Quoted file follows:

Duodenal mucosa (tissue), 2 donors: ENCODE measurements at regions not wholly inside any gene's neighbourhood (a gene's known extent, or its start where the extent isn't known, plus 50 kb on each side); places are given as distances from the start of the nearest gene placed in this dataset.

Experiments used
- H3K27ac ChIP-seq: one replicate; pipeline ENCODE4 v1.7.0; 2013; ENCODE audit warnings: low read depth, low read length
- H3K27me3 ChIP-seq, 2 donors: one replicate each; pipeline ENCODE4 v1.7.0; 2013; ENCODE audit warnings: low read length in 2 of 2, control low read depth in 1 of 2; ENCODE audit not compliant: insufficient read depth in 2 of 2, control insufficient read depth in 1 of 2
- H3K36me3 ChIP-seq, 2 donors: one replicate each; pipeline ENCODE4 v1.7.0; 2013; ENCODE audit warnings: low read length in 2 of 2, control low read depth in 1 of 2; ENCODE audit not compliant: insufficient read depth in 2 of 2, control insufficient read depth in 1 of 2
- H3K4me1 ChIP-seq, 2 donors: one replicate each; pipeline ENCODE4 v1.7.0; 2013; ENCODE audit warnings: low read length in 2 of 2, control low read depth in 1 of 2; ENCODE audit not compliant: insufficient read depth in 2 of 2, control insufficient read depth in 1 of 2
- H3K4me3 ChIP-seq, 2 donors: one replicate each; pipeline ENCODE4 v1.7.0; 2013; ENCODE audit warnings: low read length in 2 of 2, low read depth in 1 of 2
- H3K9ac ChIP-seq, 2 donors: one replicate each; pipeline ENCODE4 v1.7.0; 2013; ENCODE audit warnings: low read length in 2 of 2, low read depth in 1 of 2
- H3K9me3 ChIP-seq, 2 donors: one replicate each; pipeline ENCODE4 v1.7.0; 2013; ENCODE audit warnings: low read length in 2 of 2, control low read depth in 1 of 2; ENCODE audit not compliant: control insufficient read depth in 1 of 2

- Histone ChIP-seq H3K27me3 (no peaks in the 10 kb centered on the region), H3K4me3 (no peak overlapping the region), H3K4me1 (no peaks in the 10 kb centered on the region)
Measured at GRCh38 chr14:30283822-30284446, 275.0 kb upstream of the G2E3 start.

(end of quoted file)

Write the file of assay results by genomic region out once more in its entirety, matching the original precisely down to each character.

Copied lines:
Duodenal mucosa (tissue), 2 donors: ENCODE measurements at regions not wholly inside any gene's neighbourhood (a gene's known extent, or its start where the extent isn't known, plus 50 kb on each side); places are given as distances from the start of the nearest gene placed in this dataset.

Experiments used
- H3K27ac ChIP-seq: one replicate; pipeline ENCODE4 v1.7.0; 2013; ENCODE audit warnings: low read depth, low read length
- H3K27me3 ChIP-seq, 2 donors: one replicate each; pipeline ENCODE4 v1.7.0; 2013; ENCODE audit warnings: low read length in 2 of 2, control low read depth in 1 of 2; ENCODE audit not compliant: insufficient read depth in 2 of 2, control insufficient read depth in 1 of 2
- H3K36me3 ChIP-seq, 2 donors: one replicate each; pipeline ENCODE4 v1.7.0; 2013; ENCODE audit warnings: low read length in 2 of 2, control low read depth in 1 of 2; ENCODE audit not compliant: insufficient read depth in 2 of 2, control insufficient read depth in 1 of 2
- H3K4me1 ChIP-seq, 2 donors: one replicate each; pipeline ENCODE4 v1.7.0; 2013; ENCODE audit warnings: low read length in 2 of 2, control low read depth in 1 of 2; ENCODE audit not compliant: insufficient read depth in 2 of 2, control insufficient read depth in 1 of 2
- H3K4me3 ChIP-seq, 2 donors: one replicate each; pipeline ENCODE4 v1.7.0; 2013; ENCODE audit warnings: low read length in 2 of 2, low read depth in 1 of 2
- H3K9ac ChIP-seq, 2 donors: one replicate each; pipeline ENCODE4 v1.7.0; 2013; ENCODE audit warnings: low read length in 2 of 2, low read depth in 1 of 2
- H3K9me3 ChIP-seq, 2 donors: one replicate each; pipeline ENCODE4 v1.7.0; 2013; ENCODE audit warnings: low read length in 2 of 2, control low read depth in 1 of 2; ENCODE audit not compliant: control insufficient read depth in 1 of 2

- Histone ChIP-seq H3K27me3 (no peaks in the 10 kb centered on the region), H3K4me3 (no peak overlapping the region), H3K4me1 (no peaks in the 10 kb centered on the region)
Measured at GRCh38 chr14:30283822-30284446, 275.0 kb upstream of the G2E3 start.